An obvious way to integrate schools
Hong Kong's equality chief wants to end schools for minorities. But hasn't our archaic and racist Education Bureau done so already with its treatment of the English Schools Foundation? The bureau has recently announced it will phase out subsidies to ESF schools, in effect privatising them.
These subsidised schools, relics from the colonial era, used to take in mostly expatriate British children while other government schools catered to ethnic minorities. But the colonial policy was the same: they were all schools for minorities; just that the white kids got the schools in the best locations with the best facilities while those with darker skins got their own minority schools. It's these minority schools that Equal Opportunities Commission chairman Dr York Chow Yat-ngok is critical of.
After the handover, ESF schools opened up. More locals, unhappy with public schools, sent their children there, at the risk of degrading their Chinese-language skills or losing them altogether. The funny thing is no local parents ever think of sending their children to those other ethnic minority schools, which also teach subpar Chinese, thus making sure their already disadvantaged graduates have difficulty getting into local universities and finding good jobs.
Our colonial apartheid school system has moderated and cleaned up a bit. But it remains an apartheid system. Chow wants minority students to be integrated into mainstream local schools. That's one way of going about it, and I respect his position. Another is surely to create an ESF-like subsidised system for all minority students who, for whatever reason, have trouble following full Chinese-language instructions. In other words, why not integrate ethnic minority students into the ESF system. Instead of cutting off ESF subsidies, increase them.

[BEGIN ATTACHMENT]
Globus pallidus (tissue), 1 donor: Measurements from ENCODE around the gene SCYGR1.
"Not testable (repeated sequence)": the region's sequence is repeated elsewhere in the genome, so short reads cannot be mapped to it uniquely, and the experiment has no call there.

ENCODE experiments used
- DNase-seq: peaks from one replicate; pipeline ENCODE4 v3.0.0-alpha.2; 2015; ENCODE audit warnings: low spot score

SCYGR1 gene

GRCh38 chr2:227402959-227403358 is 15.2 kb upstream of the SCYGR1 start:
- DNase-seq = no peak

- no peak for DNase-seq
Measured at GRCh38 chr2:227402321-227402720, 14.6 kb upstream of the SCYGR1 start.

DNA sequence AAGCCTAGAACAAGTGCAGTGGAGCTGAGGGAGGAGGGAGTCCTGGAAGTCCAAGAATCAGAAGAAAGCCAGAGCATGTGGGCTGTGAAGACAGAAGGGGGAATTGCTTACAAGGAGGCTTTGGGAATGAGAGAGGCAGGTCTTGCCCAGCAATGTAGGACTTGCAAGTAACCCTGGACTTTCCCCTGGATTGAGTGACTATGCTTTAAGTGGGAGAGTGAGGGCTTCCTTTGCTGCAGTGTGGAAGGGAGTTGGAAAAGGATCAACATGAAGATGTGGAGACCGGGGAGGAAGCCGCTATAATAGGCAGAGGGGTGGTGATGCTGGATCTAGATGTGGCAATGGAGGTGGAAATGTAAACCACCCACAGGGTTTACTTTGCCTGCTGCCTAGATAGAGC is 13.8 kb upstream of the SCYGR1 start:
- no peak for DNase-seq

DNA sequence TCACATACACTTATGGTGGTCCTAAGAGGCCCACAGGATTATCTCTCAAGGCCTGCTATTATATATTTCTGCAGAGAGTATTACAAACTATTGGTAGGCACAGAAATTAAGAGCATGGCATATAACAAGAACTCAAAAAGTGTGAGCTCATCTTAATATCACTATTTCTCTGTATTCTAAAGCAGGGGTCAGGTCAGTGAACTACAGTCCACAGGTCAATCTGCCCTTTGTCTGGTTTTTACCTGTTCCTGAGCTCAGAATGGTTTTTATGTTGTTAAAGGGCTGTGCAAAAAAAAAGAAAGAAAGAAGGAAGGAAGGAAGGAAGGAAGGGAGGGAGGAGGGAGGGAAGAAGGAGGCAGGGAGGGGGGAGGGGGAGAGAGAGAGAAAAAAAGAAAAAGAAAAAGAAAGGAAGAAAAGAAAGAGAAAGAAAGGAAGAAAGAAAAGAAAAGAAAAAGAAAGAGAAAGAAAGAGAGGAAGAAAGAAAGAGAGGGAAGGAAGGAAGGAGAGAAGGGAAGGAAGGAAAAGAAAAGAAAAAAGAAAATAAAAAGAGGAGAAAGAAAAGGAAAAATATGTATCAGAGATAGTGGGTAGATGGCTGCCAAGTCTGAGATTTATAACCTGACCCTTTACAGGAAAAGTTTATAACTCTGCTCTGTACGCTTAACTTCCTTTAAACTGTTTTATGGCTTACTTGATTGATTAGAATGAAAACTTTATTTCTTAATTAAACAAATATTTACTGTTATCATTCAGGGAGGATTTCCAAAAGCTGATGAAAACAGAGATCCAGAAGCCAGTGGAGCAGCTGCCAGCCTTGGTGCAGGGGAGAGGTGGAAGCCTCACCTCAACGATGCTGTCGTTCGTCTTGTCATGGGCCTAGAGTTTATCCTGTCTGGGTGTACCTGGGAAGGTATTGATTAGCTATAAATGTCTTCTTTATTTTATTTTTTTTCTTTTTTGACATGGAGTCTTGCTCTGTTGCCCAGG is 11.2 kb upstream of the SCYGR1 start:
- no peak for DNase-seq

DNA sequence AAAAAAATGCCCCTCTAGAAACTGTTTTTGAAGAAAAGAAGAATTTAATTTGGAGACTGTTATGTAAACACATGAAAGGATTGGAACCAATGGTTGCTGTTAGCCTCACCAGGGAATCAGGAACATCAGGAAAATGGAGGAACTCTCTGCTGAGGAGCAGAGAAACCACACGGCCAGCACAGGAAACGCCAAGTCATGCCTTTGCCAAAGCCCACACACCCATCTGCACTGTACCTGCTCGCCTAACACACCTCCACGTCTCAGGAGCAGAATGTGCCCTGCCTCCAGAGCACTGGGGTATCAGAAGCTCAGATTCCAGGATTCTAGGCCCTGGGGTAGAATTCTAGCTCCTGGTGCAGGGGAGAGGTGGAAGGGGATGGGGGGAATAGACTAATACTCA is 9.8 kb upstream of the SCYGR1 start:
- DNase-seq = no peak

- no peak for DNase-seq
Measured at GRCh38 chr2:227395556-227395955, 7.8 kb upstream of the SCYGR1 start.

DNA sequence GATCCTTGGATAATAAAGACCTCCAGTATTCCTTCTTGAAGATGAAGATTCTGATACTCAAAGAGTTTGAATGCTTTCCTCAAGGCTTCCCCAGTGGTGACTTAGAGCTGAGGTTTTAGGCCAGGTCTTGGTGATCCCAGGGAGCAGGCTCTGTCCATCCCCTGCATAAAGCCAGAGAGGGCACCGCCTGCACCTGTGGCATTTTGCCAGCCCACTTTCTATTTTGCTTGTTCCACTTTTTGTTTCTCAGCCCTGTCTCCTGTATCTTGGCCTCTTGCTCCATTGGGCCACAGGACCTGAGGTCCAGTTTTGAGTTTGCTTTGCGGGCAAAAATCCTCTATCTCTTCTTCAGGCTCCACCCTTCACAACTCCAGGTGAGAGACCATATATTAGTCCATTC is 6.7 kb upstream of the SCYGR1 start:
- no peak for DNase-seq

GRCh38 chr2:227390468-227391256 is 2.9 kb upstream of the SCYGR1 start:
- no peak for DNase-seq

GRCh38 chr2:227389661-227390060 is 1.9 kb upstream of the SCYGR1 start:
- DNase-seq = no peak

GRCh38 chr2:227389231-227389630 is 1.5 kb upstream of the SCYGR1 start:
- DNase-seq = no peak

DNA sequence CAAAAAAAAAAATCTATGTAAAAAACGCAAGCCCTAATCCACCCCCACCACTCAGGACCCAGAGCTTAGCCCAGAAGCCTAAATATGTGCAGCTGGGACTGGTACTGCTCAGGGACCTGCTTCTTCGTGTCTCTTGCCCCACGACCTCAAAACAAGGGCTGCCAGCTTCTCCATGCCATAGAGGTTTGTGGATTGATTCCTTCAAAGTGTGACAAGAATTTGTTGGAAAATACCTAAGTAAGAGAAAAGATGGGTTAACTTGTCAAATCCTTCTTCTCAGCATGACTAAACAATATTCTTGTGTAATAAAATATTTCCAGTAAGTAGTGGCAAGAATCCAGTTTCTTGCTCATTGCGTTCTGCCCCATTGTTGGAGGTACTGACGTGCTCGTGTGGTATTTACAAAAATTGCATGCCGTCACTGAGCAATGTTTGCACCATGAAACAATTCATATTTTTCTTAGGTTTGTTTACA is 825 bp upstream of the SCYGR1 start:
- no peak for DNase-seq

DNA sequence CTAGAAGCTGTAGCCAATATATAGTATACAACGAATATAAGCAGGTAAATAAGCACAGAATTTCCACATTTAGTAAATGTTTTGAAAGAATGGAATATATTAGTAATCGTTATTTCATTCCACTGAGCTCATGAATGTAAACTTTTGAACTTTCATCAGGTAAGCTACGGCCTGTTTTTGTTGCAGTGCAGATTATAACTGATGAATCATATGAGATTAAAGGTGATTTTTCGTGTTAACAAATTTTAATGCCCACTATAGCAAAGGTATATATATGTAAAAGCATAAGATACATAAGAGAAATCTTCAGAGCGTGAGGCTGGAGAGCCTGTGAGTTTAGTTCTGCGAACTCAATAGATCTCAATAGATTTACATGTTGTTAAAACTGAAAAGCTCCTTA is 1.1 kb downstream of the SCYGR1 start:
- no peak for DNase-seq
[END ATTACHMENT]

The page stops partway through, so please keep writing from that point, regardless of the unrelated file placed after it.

Some idiots have repeated the bureau's absurd argument that Hong Kong shouldn't finance ESF or any other systems that don't follow the local curriculums and their exams. The local exam system is outdated and has been an atrocious and sustained assault on young minds. If permanent-resident parents - Chinese, expatriate or minority - reject the local system and opt for other systems such as the international baccalaureate for their children, it should not disqualify them from receiving public financial support. It's just a matter of switching to funding students instead of funding schools. Such a voucher system already exists for kindergartens; it is financially more efficient and will increase competition between schools.
This can be done, but it won't be done so long as the bureau is run by stick-in-the-mud bureaucrats.